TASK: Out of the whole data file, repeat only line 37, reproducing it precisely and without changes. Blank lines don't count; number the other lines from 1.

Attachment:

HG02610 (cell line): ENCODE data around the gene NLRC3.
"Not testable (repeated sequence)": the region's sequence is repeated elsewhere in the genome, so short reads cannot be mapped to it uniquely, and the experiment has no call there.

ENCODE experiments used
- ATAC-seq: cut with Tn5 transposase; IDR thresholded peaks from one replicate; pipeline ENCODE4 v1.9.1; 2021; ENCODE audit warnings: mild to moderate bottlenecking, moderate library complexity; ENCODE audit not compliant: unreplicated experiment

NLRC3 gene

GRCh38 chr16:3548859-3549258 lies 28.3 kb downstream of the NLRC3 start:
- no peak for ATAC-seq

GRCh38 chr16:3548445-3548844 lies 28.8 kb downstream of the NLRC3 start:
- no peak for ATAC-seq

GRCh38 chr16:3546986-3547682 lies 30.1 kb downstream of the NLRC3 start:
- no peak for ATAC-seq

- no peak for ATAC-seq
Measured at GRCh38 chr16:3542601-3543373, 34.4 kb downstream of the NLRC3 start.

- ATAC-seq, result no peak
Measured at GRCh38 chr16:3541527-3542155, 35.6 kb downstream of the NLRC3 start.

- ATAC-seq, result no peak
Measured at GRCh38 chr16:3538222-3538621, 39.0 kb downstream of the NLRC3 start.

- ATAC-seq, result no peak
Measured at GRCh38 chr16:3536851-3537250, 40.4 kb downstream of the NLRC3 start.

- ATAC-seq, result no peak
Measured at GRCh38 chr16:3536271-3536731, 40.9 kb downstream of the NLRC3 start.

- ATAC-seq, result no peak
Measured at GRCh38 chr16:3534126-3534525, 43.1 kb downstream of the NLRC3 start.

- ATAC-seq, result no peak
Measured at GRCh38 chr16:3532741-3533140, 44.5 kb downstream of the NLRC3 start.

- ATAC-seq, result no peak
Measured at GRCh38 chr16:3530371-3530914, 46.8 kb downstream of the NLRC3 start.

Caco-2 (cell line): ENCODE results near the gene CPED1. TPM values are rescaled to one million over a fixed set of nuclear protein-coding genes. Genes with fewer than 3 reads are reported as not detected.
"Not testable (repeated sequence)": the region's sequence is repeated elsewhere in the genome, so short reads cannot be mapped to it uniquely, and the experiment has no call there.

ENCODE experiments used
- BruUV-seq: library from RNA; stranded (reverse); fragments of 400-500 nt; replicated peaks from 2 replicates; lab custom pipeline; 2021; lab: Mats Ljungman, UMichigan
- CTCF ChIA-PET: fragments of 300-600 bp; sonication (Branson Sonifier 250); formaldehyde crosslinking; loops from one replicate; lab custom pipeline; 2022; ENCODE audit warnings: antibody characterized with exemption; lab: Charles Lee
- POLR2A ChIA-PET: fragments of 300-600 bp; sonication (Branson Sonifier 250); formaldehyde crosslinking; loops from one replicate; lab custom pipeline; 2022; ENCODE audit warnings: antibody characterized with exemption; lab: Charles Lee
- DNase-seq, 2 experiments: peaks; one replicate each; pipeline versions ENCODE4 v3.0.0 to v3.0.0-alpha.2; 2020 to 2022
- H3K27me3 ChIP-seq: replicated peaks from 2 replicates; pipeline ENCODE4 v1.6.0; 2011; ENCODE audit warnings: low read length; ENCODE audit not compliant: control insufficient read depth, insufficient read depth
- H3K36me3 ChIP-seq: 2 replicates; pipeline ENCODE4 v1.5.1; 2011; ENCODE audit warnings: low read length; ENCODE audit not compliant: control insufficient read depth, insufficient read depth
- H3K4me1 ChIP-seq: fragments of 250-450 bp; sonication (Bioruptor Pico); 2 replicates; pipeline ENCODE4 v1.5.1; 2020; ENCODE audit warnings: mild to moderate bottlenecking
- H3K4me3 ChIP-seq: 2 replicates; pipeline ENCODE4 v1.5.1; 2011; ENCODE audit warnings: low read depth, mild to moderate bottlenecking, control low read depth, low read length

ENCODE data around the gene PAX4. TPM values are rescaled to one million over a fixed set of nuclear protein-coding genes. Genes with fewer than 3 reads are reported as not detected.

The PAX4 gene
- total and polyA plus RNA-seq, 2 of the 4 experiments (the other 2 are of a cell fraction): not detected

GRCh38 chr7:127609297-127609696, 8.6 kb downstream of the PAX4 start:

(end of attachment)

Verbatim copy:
- H3K4me1 ChIP-seq: fragments of 250-450 bp; sonication (Bioruptor Pico); 2 replicates; pipeline ENCODE4 v1.5.1; 2020; ENCODE audit warnings: mild to moderate bottlenecking